New Delhi: India’s merchandise exports contracted for the eighth month in a row in July, though at the slowest pace in seven months, which is seen by many analysts as a ray of hope in difficult times.

Data released by the commerce ministry showed both exports and imports contracted 10.3% in the month, leading to a trade deficit of $12.8 billion, an eight-month high.

In comparison, China’s exports fell 8.3% in July, its biggest drop in four months.

While devaluation of the Chinese yuan is expected to further erode competitiveness of Indian shipments and has led to volatility in the exchange rate, the finance ministry on Friday said the devaluation will only have a temporary impact on the rupee as India has adequate foreign exchange reserves.

“What is happening in China has introduced some amount of volatility. Because our macroeconomic situation is better, this should be seen as a temporary adjustment because our fundamentals are strong," chief economic advisor Arvind Subramanian said, adding, “we have adequate (forex) reserves."

The Indian currency on Thursday hit its weakest level against the dollar since September 2013, as China further devalued the yuan. However, on Friday, the rupee snapped its seven-day losing streak and closed 10 paise higher at 65 on fresh selling of the greenback by banks and exporters on hopes of a resumption of foreign capital inflows into equity markets.

Exports of gems and jewellery grew 4.9% to $3 billion, drugs and pharmaceuticals rose by 10.9% to $1.5 billion, engineering goods by 0.8% to $5.8 billion and readymade garments by 6.6% to $1.5 billion.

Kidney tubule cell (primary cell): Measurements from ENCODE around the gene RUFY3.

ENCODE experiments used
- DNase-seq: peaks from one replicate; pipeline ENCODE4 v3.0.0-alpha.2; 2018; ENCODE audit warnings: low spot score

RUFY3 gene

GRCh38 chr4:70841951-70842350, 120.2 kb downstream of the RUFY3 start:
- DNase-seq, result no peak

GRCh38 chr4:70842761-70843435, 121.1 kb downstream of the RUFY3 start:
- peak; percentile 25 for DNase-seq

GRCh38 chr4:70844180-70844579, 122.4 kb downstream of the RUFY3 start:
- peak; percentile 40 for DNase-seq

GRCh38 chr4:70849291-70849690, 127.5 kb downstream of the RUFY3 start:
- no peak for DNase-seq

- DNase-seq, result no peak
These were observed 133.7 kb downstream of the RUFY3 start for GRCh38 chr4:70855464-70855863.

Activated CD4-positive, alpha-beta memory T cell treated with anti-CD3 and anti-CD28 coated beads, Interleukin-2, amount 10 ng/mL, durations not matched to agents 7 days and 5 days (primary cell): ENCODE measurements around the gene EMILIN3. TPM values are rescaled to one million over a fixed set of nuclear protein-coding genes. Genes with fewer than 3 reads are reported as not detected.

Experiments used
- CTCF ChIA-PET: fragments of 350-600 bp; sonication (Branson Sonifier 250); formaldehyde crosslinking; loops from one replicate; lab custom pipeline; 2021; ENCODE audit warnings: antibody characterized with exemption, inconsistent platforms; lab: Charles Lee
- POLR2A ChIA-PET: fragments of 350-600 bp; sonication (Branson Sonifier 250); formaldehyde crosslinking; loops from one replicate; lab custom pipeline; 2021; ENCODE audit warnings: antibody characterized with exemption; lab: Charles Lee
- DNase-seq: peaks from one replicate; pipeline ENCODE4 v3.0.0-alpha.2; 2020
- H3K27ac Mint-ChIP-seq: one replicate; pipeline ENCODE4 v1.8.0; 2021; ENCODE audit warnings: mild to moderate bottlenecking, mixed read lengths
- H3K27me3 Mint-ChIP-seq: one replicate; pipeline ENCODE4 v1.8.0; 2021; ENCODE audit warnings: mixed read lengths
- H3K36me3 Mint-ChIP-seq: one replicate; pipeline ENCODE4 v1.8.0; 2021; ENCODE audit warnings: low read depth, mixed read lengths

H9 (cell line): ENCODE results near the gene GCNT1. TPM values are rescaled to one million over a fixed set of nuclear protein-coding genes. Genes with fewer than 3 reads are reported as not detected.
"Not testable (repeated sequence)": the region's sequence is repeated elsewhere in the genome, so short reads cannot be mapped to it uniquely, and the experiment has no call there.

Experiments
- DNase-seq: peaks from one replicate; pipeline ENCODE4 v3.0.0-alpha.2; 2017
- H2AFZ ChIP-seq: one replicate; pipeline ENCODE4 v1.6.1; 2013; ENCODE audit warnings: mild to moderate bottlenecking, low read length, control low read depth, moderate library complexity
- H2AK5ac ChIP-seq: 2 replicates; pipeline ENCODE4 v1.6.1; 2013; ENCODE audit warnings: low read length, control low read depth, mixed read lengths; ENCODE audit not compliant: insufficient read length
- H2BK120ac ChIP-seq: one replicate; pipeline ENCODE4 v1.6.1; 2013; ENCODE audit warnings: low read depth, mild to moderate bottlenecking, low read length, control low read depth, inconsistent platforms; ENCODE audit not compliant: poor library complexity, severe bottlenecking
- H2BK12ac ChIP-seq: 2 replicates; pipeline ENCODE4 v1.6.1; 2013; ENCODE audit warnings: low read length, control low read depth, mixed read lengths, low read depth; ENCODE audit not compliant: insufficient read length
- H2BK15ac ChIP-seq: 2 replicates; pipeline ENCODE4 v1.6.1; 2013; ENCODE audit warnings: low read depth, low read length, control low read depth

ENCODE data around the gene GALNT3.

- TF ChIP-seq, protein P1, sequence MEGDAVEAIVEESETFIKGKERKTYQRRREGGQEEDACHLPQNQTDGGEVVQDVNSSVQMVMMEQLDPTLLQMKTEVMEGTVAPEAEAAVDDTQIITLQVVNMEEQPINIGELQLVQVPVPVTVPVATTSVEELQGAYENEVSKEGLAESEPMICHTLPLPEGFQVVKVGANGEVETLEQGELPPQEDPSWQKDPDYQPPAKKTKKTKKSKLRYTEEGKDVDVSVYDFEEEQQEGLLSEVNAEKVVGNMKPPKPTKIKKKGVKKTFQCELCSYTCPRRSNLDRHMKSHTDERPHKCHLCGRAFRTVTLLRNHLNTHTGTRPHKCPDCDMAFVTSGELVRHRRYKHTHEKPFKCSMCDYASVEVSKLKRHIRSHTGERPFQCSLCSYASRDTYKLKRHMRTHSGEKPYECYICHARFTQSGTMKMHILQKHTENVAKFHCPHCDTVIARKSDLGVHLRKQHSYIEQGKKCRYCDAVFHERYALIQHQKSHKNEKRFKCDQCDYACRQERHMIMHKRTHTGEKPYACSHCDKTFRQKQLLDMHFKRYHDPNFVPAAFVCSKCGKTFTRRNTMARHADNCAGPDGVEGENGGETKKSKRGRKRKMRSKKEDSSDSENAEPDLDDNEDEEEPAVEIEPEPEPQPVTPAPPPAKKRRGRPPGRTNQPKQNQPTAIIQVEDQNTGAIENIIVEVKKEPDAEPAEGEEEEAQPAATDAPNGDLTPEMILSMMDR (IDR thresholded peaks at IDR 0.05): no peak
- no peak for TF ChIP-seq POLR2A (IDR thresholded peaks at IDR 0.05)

Non-oil imports, which are considered to be an indicator of domestic demand, rose 3.8% to $26.5 billion in July while oil imports contracted by 34.9% to $9.5 billion during the same month.

Import of gold and silver jumped significantly by 62.2% and 113% to $3 billion and $278 million, respectively.

Amid the persisting contraction of merchandise exports, the rise in shipments in July, from the average of $22 billion in the first quarter (April-June), to $23.1 billion is a silver lining, said Aditi Nayar, senior economist at rating agency Icra Ltd.

“Half of the sequential rise in the merchandise trade deficit in July relative to the previous month can be attributed to the uptick in gold imports following the decline in price. A persistence of this trend may emerge as a cause for concern going forward," she added.

However, some exporters feel recovery in growth momentum in some export sectors may be temporary. “Continuous fall in exports is a matter of great concern and the troubles may even increase in the coming months since the global demand remains quite subdued, with the exception of the US markets," said Anupam Shah, chairman of the Engineering Export Promotion Council of India.

“The government needs to immediately step in and chalk out a strategy for giving a competitive edge to Indian exporters," Shah added.

India’s net services exports contracted 4.4% to $16.5 billion during the quarter.

Nayar said the contraction in merchandise exports and imports in the current fiscal is being echoed in the services sector as well.

“Despite the benefit from lower commodity prices, the merchandise trade deficit has narrowed by a meagre $2.5 billion in April-July 2015 relative to the previous year, which too is partly offset by the dip in the services trade surplus in the first quarter. As a result, the current account deficit is likely to record a marginal decline in the first quarter from $7.8 billion in the first quarter of the previous year," she added.